More than 100 people have now been confirmed with infections in an E. coli outbreak associated with romaine lettuce. Public health officials continue their warning against romaine lettuce grown in the Salinas, CA, area or any romaine from an unknown source.

As of today, there are 102 patients spread across 23 states from coast to coast. The outbreak has an unusually high hospitalization rate with more than half of the patients have required hospitalization, according to an update from the Centers for Disease Control and Prevention.

At least 10 people have developed hemolytic uremic syndrome (HUS), a type of kidney failure that is frequently fatal and also causes lifelong complications such as brain damage. The confirmed patients range in age from 1 to 89 years old. The most recent patient to be confirmed became ill on Nov. 18.

As the harvest of romaine begins moving from the Salinas area in California to the Yuma area in Arizona, federal officials continue their warnings. There have been five outbreaks related to romaine from California and Arizona since late 2017.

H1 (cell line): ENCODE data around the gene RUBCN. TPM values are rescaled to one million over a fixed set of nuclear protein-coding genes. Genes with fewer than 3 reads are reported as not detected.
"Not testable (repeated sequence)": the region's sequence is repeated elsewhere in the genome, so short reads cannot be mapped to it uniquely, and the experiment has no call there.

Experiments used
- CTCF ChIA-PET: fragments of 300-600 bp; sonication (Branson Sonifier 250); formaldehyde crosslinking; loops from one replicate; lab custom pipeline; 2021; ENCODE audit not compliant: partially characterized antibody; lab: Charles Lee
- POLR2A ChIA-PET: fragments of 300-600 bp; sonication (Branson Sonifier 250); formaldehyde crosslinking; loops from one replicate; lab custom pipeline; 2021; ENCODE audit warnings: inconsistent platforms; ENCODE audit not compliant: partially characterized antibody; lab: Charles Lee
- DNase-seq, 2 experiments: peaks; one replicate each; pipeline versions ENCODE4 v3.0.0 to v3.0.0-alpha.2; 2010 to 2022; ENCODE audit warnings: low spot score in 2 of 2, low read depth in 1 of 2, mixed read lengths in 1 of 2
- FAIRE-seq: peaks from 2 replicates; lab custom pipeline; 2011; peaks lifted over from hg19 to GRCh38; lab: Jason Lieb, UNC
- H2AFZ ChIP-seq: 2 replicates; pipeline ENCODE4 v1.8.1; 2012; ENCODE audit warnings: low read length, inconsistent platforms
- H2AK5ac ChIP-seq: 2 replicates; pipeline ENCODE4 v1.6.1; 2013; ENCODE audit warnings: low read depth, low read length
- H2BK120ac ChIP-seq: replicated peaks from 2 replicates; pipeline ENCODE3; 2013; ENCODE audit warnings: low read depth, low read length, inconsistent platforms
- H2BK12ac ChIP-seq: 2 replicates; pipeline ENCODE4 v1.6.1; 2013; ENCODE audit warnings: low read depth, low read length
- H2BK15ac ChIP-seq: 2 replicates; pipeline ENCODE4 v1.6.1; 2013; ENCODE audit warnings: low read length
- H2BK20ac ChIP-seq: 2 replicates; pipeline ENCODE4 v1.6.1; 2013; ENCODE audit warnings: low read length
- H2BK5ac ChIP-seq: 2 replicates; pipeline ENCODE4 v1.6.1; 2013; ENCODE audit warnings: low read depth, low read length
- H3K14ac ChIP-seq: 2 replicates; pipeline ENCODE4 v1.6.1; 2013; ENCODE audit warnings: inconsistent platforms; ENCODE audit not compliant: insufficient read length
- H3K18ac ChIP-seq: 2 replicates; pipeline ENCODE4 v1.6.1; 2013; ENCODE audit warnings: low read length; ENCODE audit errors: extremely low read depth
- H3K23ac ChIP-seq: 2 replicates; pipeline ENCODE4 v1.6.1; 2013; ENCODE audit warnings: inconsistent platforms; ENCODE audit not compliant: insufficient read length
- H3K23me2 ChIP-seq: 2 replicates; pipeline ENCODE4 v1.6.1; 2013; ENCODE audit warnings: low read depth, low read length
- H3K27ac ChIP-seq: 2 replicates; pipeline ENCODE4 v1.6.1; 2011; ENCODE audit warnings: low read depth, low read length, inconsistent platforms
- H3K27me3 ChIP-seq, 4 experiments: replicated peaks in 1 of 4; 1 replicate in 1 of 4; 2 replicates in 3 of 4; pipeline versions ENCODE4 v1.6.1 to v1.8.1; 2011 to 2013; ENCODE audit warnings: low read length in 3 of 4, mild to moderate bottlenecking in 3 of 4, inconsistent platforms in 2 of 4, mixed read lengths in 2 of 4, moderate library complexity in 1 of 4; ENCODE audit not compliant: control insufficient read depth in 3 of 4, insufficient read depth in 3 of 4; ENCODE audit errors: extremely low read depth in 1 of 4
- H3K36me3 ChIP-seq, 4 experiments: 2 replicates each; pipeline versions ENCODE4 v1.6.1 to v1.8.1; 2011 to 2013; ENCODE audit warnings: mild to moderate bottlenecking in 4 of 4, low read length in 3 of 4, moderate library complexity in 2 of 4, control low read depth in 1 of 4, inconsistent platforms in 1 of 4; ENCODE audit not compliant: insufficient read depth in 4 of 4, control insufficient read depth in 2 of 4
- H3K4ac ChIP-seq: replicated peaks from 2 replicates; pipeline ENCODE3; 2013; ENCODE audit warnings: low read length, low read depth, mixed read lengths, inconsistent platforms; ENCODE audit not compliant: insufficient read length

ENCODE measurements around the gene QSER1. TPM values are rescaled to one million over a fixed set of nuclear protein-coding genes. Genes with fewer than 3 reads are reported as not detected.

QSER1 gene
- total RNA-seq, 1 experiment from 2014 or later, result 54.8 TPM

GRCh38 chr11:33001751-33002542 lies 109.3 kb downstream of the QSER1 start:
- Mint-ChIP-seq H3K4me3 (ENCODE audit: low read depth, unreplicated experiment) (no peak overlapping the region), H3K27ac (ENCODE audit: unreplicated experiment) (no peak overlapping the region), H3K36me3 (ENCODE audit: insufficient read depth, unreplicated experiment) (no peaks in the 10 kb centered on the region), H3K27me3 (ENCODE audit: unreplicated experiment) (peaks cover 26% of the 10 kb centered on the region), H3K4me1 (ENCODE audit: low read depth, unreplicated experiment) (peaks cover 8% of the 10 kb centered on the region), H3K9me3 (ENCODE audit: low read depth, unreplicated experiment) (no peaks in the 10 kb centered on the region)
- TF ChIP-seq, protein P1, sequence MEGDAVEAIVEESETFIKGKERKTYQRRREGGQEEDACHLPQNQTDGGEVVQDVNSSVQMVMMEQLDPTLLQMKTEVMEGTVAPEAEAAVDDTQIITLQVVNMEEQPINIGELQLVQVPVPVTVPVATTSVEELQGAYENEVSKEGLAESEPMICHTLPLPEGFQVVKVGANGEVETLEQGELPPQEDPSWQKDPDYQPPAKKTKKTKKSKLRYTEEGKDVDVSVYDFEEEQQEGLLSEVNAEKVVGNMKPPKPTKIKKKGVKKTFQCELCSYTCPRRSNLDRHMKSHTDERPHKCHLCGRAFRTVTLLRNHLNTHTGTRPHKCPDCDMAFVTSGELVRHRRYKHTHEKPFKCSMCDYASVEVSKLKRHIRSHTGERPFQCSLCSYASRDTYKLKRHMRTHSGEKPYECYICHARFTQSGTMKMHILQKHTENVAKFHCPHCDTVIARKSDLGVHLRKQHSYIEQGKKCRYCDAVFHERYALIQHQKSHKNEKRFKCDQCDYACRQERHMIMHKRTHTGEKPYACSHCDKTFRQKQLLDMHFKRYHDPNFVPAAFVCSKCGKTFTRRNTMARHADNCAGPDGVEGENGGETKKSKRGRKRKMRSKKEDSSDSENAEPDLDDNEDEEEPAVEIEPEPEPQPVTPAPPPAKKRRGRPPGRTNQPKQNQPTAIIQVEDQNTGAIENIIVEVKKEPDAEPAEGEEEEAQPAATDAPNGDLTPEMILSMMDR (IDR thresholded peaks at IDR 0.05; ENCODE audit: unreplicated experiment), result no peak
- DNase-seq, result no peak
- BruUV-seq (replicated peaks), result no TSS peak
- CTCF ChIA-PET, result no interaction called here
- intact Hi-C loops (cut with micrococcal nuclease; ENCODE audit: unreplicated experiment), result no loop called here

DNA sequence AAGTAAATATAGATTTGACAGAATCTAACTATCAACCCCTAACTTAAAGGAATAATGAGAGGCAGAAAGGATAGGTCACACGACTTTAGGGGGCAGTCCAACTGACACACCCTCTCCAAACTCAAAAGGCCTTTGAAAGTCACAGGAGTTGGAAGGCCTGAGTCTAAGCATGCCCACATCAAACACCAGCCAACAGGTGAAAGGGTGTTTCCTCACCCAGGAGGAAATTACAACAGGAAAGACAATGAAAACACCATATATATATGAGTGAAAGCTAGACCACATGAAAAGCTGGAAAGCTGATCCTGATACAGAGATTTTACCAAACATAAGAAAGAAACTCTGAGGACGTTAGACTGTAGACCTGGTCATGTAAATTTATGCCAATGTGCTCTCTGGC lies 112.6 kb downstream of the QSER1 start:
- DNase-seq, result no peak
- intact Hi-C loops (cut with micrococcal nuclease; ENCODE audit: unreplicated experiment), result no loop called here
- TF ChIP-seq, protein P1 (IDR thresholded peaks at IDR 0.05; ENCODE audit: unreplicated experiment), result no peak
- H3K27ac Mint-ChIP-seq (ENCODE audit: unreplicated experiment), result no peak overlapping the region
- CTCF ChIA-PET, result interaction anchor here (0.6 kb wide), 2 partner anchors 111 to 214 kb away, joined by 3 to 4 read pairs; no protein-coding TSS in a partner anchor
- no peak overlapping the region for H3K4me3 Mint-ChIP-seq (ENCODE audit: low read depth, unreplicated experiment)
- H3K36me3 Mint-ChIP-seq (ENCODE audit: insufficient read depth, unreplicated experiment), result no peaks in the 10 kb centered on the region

“Epidemiologic, laboratory and traceback evidence indicates that romaine lettuce from the Salinas, CA, growing region is a likely source of this outbreak,” according to an update today from the Food and Drug Administration.

“Consumers should not eat romaine lettuce harvested from Salinas, California. . . . Romaine lettuce may be voluntarily labeled with a harvest region. If this voluntary label indicates that the romaine lettuce was grown in ‘Salinas’ — whether alone or with the name of another location — do not eat it. Throw it away or return it to the place of purchase. If romaine lettuce does not have information about harvest region or does not indicate that it has been grown indoors — i.e., hydroponically- and greenhouse-grown — throw it away or return it to the place of purchase. Consumers ordering salad containing romaine at a restaurant or at a salad bar should ask the staff whether the romaine came from Salinas. If it did, or they do not know, do not eat it.”

The CDC has almost identical information for consumers. The agency made it clear again today that the concern is broad. The agency repeated its previous statements, warning consumers that “no common grower, supplier, distributor, or brand of romaine lettuce has been identified.”

Federal officials had already asked industry to voluntarily pull all romaine from the Salinas out of the supply chain for the remainder of the growing season there.

“Without more specific traceback information, this was the most efficient way to ensure that contaminated romaine was off the market. At this time, romaine lettuce that was harvested outside of the Salinas region has not been implicated in this outbreak investigation,” according to the FDA.

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